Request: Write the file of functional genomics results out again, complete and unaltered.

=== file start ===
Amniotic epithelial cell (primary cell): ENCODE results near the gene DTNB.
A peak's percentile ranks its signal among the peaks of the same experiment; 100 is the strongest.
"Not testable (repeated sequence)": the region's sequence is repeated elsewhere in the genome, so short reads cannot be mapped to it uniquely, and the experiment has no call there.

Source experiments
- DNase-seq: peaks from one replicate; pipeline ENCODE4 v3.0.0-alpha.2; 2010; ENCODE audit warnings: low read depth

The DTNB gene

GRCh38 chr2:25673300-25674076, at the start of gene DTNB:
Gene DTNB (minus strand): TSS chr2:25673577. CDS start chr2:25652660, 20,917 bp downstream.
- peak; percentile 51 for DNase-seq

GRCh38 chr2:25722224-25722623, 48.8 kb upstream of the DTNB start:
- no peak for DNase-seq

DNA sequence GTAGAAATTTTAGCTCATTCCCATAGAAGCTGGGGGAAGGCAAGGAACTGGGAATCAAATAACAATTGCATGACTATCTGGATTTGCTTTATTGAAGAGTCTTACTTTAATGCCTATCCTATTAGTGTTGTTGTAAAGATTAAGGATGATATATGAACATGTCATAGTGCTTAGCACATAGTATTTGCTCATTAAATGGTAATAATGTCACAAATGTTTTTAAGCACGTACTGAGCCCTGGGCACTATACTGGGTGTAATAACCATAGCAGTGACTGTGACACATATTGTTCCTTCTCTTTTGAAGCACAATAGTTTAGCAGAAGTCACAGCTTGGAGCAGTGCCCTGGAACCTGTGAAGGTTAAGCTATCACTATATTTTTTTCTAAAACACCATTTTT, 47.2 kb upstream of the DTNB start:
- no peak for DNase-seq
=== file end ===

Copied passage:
Amniotic epithelial cell (primary cell): ENCODE results near the gene DTNB.
A peak's percentile ranks its signal among the peaks of the same experiment; 100 is the strongest.
"Not testable (repeated sequence)": the region's sequence is repeated elsewhere in the genome, so short reads cannot be mapped to it uniquely, and the experiment has no call there.

Source experiments
- DNase-seq: peaks from one replicate; pipeline ENCODE4 v3.0.0-alpha.2; 2010; ENCODE audit warnings: low read depth

The DTNB gene

GRCh38 chr2:25673300-25674076, at the start of gene DTNB:
Gene DTNB (minus strand): TSS chr2:25673577. CDS start chr2:25652660, 20,917 bp downstream.
- peak; percentile 51 for DNase-seq

GRCh38 chr2:25722224-25722623, 48.8 kb upstream of the DTNB start:
- no peak for DNase-seq

DNA sequence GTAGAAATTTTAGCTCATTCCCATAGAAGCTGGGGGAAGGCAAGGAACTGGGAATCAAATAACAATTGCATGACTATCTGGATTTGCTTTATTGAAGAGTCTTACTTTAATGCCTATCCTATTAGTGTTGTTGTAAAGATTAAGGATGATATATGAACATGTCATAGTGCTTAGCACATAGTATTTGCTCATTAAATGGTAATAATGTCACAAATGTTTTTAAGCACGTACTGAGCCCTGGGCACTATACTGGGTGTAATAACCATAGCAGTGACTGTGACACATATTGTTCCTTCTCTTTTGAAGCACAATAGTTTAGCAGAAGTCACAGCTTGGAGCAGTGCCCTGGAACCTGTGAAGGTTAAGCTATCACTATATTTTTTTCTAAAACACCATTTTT, 47.2 kb upstream of the DTNB start:
- no peak for DNase-seq